To promote the profession of Industrial Engineering through the organized effort of this group in study, research and discussion of the fields of Industrial Engineering, the interests of the students in this society relating to their professional advancement, and the dissemination of knowledge. Thus the Chapter shall promote membership in the IIE by acquainting the student body with ideas, purposes and objectives of IIE.
Bridge the gap between your academic and professional career...join the Institute of Transportation Engineers! ITE Student Chapter gives you the opportunity to...become involved in high profile transportation issues in the Midwest, interact with professionals responsible for finding solutions to the increasing demand on our transportation infrastructure, discover an interest in a challenging and dynamic career, and spend time with your friends and future colleagues. This is a professional society for civil engineers who are planning to specialize in transportation engineering. Regular monthly meetings are held.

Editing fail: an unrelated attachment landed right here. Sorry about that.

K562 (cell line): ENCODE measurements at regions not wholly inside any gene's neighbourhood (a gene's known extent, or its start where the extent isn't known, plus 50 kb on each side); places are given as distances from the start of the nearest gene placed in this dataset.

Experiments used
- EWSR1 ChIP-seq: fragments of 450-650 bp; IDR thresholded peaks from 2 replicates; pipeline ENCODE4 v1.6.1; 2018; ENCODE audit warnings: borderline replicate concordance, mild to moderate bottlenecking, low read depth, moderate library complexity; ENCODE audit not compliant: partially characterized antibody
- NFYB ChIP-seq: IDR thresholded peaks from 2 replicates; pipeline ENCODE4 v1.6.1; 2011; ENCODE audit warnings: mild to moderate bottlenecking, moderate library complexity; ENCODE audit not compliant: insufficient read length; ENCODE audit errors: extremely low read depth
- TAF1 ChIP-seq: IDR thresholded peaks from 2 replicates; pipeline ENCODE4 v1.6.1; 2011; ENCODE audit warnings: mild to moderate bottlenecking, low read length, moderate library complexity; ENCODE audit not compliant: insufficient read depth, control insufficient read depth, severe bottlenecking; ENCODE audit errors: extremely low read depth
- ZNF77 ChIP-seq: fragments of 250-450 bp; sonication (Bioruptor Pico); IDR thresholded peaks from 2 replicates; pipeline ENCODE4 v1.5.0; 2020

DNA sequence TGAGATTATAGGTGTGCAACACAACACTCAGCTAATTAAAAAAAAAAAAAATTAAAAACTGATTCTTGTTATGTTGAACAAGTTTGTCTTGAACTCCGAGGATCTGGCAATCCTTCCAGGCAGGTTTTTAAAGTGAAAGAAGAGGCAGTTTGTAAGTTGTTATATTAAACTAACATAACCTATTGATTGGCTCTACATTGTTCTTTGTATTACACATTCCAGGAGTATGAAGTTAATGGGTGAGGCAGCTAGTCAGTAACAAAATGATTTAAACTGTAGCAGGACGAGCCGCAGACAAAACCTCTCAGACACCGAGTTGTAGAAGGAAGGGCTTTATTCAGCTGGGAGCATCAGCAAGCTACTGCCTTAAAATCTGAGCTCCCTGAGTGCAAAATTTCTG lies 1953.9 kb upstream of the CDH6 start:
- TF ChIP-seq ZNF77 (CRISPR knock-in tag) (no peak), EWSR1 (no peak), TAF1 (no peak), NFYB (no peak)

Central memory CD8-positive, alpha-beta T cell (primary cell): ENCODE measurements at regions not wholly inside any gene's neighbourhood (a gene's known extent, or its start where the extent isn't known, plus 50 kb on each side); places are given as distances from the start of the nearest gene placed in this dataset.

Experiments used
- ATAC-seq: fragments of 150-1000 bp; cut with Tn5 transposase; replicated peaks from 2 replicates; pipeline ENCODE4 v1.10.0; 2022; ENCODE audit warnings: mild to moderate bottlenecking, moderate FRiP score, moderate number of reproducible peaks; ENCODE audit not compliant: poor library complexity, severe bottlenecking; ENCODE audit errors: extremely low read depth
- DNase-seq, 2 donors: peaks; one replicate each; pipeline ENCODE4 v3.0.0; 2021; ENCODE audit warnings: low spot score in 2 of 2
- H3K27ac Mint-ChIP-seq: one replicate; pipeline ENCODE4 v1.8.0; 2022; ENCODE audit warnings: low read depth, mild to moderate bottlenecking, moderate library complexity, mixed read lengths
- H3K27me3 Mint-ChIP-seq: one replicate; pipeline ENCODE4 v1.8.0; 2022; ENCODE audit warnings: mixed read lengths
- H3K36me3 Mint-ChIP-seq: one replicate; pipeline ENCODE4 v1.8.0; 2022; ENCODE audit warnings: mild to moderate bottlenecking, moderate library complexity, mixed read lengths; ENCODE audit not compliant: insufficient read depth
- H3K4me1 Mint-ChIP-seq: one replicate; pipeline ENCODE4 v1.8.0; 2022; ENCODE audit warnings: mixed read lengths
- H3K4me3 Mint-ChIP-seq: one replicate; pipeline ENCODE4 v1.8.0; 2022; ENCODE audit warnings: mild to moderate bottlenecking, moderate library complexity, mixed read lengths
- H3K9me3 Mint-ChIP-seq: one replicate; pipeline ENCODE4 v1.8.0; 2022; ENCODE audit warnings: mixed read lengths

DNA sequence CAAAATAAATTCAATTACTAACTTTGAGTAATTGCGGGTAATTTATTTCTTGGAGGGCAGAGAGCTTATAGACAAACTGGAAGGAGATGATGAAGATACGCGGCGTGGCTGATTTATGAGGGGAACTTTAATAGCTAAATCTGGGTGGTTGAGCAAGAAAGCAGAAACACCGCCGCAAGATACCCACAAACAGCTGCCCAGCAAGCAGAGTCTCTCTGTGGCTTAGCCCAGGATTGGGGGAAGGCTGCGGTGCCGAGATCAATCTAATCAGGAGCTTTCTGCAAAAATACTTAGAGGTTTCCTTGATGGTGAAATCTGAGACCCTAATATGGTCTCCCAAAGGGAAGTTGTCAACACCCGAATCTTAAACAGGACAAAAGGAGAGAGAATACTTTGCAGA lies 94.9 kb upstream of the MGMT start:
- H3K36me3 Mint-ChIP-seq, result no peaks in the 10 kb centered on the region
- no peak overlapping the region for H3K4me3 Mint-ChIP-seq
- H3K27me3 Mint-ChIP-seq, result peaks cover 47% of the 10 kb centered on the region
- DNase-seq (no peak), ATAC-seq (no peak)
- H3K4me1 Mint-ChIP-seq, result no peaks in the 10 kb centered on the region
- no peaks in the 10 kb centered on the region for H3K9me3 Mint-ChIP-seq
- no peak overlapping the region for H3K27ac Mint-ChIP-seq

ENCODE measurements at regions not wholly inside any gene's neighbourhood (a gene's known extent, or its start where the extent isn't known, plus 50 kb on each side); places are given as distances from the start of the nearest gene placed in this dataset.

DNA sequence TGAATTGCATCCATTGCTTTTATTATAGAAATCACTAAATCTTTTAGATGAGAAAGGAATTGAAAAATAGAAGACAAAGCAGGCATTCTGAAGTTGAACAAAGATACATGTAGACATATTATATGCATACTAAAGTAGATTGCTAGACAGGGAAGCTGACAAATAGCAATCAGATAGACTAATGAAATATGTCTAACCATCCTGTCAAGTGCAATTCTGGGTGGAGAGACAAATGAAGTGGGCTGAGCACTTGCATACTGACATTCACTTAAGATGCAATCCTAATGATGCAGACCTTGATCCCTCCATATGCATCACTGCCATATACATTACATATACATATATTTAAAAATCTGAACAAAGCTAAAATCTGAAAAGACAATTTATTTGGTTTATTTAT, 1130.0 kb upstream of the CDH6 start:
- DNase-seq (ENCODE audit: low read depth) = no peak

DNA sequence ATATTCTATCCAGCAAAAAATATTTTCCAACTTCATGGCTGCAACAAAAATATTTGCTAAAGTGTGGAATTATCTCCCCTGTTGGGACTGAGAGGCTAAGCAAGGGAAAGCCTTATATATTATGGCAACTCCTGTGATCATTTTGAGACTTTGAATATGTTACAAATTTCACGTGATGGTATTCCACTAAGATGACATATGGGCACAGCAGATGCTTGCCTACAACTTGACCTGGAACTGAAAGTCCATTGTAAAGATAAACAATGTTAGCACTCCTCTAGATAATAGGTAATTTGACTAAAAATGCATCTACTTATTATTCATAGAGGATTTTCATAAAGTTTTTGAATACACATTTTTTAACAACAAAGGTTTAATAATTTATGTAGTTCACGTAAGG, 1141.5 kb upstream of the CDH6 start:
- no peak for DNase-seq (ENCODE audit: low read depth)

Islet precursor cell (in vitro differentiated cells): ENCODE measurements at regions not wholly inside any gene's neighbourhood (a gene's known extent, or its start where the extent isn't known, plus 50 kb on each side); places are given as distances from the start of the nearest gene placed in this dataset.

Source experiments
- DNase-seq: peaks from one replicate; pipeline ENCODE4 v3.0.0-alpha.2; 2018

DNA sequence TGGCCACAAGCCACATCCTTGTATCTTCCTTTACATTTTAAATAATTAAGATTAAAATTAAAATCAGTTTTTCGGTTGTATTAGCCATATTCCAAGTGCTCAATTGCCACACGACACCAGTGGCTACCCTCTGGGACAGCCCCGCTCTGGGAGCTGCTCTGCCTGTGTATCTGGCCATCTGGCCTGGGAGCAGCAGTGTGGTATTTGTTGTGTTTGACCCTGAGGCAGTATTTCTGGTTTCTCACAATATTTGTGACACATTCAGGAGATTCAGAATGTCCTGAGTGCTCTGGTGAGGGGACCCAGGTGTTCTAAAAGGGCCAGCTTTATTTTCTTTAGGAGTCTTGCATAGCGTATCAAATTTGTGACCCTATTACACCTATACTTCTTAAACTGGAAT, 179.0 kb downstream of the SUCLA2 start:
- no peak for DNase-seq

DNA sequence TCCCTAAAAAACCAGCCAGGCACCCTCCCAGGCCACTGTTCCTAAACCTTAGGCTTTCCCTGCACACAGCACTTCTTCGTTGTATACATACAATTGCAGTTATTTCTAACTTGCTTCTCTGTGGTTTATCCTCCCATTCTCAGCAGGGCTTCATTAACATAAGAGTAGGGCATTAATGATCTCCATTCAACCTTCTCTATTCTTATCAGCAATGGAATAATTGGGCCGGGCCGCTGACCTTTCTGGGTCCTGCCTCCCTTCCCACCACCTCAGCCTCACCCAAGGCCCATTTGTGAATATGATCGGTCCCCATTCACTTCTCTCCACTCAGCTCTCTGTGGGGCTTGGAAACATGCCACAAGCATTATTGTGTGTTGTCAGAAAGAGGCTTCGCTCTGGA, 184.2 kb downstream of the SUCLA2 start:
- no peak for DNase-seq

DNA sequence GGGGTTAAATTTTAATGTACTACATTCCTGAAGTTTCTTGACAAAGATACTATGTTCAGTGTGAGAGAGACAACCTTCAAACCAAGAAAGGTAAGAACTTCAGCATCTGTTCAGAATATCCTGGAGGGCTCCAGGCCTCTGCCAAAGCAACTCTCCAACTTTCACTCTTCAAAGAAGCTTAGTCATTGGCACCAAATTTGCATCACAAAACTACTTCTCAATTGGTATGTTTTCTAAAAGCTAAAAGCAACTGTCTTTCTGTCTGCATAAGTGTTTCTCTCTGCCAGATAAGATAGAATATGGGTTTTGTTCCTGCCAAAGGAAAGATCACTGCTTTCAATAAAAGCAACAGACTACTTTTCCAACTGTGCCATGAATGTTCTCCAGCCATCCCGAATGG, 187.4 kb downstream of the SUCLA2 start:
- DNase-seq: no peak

This is the largest professional organization in the world and the Lincoln and Omaha Chapter's are very active on campus. Every electrical engineering student is encouraged to join. Activities include; regular meetings, technical seminars, selling of laboratory experiment booklets, plant tours, and at least one annual faculty/student get-together.